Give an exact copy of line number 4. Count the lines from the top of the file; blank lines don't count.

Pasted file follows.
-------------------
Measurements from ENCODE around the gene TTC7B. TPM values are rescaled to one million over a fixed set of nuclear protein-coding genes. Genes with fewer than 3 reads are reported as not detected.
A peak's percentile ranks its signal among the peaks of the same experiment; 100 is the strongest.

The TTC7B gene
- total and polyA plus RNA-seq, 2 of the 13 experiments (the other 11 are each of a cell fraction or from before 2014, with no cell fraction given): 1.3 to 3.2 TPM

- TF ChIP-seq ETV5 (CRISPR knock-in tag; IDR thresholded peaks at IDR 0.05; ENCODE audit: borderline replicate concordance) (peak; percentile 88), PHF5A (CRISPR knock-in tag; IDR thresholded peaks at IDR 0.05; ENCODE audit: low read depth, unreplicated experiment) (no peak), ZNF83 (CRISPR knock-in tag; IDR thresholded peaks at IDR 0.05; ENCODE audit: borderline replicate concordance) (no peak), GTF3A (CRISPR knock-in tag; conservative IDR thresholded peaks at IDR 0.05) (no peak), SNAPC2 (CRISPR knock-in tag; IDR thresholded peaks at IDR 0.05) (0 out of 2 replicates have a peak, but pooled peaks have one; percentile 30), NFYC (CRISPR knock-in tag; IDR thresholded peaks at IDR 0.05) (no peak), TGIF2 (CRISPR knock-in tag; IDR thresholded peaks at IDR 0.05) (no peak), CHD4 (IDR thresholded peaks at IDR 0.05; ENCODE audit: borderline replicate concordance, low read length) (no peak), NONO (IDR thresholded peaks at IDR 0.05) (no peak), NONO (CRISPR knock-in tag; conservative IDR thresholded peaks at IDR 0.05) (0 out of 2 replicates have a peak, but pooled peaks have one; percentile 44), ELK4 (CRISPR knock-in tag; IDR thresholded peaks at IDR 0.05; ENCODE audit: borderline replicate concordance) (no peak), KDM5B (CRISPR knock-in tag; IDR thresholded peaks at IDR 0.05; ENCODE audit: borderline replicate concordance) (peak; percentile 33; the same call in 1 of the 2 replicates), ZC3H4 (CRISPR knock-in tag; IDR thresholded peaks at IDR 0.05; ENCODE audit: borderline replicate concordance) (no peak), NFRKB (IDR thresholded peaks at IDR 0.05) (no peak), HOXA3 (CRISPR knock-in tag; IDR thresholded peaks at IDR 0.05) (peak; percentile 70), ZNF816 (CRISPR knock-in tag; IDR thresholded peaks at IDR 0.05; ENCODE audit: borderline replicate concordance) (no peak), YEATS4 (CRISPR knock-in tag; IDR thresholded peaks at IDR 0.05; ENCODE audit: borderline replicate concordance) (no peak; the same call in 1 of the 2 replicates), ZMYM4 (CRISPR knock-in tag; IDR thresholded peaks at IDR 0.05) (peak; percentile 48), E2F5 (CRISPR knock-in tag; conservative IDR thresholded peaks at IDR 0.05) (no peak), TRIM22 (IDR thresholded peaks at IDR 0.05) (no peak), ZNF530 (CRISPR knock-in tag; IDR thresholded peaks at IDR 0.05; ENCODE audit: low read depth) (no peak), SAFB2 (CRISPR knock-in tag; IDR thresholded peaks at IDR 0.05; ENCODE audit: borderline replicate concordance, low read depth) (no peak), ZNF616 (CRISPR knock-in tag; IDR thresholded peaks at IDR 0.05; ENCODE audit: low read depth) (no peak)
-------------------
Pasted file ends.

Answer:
- total and polyA plus RNA-seq, 2 of the 13 experiments (the other 11 are each of a cell fraction or from before 2014, with no cell fraction given): 1.3 to 3.2 TPM